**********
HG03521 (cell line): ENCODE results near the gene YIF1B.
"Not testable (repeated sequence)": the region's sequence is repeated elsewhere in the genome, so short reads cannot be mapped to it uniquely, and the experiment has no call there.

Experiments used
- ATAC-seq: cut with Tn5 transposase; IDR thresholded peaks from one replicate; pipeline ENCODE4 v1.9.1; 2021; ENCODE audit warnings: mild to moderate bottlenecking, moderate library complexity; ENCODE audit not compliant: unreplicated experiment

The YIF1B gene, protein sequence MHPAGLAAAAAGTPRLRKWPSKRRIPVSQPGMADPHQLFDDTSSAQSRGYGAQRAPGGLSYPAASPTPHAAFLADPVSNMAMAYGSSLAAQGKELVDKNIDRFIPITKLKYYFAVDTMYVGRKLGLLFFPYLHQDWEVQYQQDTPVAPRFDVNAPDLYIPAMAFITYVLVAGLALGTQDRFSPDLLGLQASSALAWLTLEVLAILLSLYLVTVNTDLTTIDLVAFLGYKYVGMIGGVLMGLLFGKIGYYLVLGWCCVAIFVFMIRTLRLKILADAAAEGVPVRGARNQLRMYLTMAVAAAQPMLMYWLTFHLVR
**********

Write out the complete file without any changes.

HG03521 (cell line): ENCODE results near the gene YIF1B.
"Not testable (repeated sequence)": the region's sequence is repeated elsewhere in the genome, so short reads cannot be mapped to it uniquely, and the experiment has no call there.

Experiments used
- ATAC-seq: cut with Tn5 transposase; IDR thresholded peaks from one replicate; pipeline ENCODE4 v1.9.1; 2021; ENCODE audit warnings: mild to moderate bottlenecking, moderate library complexity; ENCODE audit not compliant: unreplicated experiment

The YIF1B gene, protein sequence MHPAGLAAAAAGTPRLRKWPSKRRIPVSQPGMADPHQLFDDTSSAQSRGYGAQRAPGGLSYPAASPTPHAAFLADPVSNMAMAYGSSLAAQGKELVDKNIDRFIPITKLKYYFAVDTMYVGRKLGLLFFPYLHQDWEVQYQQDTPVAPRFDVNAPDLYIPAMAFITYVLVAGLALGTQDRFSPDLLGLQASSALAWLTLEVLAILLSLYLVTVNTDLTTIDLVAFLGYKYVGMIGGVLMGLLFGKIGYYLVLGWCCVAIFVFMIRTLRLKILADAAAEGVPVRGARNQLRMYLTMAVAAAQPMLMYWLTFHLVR